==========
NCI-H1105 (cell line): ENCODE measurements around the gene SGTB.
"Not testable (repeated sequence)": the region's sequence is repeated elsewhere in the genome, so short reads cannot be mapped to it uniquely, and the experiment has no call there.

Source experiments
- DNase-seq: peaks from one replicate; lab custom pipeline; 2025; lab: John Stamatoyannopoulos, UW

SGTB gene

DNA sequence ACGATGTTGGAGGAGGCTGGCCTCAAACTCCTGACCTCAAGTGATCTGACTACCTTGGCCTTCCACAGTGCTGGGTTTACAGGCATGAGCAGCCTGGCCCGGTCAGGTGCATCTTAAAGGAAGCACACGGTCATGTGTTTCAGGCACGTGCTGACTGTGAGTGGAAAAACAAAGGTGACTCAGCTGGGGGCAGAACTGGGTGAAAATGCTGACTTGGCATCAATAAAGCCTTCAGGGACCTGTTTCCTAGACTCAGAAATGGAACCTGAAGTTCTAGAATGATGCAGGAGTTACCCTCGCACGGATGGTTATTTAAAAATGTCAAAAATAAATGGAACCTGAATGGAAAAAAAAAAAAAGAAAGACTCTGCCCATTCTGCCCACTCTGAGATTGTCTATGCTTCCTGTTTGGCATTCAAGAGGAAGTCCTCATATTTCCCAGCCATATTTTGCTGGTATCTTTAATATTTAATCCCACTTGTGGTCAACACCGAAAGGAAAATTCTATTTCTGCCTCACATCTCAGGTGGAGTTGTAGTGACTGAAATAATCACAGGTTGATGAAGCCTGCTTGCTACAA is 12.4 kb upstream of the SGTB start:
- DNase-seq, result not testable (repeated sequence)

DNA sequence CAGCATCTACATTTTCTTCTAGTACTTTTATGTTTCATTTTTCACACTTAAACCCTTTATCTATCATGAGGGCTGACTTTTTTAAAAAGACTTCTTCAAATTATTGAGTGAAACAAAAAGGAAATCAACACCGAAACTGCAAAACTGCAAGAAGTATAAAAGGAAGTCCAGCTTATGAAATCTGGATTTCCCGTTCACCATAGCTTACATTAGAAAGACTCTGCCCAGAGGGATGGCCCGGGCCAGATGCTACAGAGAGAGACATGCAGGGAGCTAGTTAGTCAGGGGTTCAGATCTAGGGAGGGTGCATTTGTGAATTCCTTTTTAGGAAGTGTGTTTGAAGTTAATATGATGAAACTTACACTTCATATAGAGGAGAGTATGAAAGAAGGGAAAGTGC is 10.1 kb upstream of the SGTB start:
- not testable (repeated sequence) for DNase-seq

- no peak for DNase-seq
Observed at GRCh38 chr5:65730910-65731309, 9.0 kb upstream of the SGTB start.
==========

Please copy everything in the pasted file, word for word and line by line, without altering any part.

NCI-H1105 (cell line): ENCODE measurements around the gene SGTB.
"Not testable (repeated sequence)": the region's sequence is repeated elsewhere in the genome, so short reads cannot be mapped to it uniquely, and the experiment has no call there.

Source experiments
- DNase-seq: peaks from one replicate; lab custom pipeline; 2025; lab: John Stamatoyannopoulos, UW

SGTB gene

DNA sequence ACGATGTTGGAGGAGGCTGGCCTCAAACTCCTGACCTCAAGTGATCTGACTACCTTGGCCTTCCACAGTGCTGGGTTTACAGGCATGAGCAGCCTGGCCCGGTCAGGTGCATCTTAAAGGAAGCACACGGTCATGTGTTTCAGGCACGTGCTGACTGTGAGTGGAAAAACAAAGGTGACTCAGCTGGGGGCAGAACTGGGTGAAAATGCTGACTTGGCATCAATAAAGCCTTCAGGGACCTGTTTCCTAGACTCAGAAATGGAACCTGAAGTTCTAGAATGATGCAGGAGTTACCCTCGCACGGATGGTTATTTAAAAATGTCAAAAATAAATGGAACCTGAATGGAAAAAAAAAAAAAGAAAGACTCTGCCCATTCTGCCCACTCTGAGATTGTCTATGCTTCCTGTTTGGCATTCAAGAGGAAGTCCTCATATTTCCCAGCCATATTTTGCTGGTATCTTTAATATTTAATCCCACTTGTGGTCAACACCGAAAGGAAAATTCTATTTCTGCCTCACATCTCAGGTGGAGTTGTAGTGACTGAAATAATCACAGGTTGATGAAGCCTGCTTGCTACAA is 12.4 kb upstream of the SGTB start:
- DNase-seq, result not testable (repeated sequence)

DNA sequence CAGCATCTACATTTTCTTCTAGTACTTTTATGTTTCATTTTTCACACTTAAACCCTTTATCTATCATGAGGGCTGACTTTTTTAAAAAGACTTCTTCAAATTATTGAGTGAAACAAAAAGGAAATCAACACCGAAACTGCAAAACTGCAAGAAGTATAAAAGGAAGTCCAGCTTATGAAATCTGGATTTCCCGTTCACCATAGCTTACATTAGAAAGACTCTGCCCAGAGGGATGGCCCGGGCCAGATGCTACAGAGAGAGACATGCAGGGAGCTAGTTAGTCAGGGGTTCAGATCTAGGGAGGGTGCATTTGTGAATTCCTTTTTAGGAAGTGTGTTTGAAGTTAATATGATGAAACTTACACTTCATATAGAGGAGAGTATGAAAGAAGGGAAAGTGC is 10.1 kb upstream of the SGTB start:
- not testable (repeated sequence) for DNase-seq

- no peak for DNase-seq
Observed at GRCh38 chr5:65730910-65731309, 9.0 kb upstream of the SGTB start.